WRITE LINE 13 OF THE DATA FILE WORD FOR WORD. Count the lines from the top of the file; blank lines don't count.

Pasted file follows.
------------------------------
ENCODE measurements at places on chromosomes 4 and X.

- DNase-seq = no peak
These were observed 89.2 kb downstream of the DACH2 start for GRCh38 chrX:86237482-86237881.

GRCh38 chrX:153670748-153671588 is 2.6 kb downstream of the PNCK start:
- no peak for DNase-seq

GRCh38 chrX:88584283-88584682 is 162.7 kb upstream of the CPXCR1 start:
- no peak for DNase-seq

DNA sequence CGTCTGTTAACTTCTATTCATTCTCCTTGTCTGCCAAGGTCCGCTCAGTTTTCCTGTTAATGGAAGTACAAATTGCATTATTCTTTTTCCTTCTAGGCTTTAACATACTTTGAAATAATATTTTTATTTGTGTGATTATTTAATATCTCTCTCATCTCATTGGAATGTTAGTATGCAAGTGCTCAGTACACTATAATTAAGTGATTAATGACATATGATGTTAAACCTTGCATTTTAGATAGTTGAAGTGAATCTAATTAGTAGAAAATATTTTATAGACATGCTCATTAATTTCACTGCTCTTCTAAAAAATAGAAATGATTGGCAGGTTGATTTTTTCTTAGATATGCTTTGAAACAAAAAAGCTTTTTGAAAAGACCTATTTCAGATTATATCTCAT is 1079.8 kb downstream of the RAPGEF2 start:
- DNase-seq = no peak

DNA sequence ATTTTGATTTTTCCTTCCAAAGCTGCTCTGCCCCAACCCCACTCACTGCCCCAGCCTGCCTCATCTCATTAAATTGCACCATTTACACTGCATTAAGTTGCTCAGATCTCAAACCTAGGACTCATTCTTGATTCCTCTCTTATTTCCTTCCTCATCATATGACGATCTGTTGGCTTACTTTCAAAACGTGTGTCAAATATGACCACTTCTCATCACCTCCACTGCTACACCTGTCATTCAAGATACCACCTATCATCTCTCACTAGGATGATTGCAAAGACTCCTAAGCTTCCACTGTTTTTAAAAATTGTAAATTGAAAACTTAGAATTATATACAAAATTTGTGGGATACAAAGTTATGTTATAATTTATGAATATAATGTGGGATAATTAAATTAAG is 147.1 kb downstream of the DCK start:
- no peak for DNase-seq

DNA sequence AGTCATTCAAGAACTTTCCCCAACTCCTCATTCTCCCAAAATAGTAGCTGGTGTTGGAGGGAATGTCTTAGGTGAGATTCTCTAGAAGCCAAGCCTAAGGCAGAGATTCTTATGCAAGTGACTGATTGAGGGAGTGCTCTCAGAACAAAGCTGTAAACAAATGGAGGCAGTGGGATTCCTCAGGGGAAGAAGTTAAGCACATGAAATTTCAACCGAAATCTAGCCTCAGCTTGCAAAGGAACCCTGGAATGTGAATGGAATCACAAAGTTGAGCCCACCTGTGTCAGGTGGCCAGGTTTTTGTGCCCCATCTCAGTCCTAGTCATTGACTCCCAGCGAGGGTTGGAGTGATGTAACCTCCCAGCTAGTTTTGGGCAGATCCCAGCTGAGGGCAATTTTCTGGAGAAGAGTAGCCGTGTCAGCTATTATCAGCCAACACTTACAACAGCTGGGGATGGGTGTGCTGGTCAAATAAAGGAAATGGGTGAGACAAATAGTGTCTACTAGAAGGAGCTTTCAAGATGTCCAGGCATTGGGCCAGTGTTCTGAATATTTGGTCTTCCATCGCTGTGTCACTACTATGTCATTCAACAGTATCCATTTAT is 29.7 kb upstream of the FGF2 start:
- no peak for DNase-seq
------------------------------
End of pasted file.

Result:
- no peak for DNase-seq